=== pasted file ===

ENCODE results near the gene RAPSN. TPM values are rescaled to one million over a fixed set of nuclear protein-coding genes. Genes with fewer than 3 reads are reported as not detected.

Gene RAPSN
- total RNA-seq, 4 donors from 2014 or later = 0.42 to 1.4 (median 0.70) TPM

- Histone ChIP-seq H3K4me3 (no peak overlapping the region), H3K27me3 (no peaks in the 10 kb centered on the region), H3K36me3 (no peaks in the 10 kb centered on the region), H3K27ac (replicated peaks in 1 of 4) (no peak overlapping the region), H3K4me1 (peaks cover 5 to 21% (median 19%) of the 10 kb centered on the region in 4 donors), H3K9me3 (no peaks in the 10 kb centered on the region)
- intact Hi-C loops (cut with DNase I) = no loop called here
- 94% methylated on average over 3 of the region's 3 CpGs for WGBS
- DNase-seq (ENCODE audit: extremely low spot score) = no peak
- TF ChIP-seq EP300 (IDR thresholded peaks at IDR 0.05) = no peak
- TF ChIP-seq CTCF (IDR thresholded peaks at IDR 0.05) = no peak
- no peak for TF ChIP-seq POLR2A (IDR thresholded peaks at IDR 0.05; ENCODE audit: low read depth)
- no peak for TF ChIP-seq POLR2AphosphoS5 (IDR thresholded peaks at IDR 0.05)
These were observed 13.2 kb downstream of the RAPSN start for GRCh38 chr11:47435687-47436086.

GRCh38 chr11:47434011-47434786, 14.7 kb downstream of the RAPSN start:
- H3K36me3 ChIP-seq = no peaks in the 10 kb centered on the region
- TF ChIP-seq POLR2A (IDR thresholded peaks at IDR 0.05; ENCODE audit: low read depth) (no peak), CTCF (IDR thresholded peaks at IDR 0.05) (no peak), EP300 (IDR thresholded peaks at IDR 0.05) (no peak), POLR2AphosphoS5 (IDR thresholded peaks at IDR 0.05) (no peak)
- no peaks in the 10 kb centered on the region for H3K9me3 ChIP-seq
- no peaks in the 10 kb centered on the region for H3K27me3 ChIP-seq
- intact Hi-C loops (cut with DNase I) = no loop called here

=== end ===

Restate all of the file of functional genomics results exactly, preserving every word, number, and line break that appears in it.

ENCODE results near the gene RAPSN. TPM values are rescaled to one million over a fixed set of nuclear protein-coding genes. Genes with fewer than 3 reads are reported as not detected.

Gene RAPSN
- total RNA-seq, 4 donors from 2014 or later = 0.42 to 1.4 (median 0.70) TPM

- Histone ChIP-seq H3K4me3 (no peak overlapping the region), H3K27me3 (no peaks in the 10 kb centered on the region), H3K36me3 (no peaks in the 10 kb centered on the region), H3K27ac (replicated peaks in 1 of 4) (no peak overlapping the region), H3K4me1 (peaks cover 5 to 21% (median 19%) of the 10 kb centered on the region in 4 donors), H3K9me3 (no peaks in the 10 kb centered on the region)
- intact Hi-C loops (cut with DNase I) = no loop called here
- 94% methylated on average over 3 of the region's 3 CpGs for WGBS
- DNase-seq (ENCODE audit: extremely low spot score) = no peak
- TF ChIP-seq EP300 (IDR thresholded peaks at IDR 0.05) = no peak
- TF ChIP-seq CTCF (IDR thresholded peaks at IDR 0.05) = no peak
- no peak for TF ChIP-seq POLR2A (IDR thresholded peaks at IDR 0.05; ENCODE audit: low read depth)
- no peak for TF ChIP-seq POLR2AphosphoS5 (IDR thresholded peaks at IDR 0.05)
These were observed 13.2 kb downstream of the RAPSN start for GRCh38 chr11:47435687-47436086.

GRCh38 chr11:47434011-47434786, 14.7 kb downstream of the RAPSN start:
- H3K36me3 ChIP-seq = no peaks in the 10 kb centered on the region
- TF ChIP-seq POLR2A (IDR thresholded peaks at IDR 0.05; ENCODE audit: low read depth) (no peak), CTCF (IDR thresholded peaks at IDR 0.05) (no peak), EP300 (IDR thresholded peaks at IDR 0.05) (no peak), POLR2AphosphoS5 (IDR thresholded peaks at IDR 0.05) (no peak)
- no peaks in the 10 kb centered on the region for H3K9me3 ChIP-seq
- no peaks in the 10 kb centered on the region for H3K27me3 ChIP-seq
- intact Hi-C loops (cut with DNase I) = no loop called here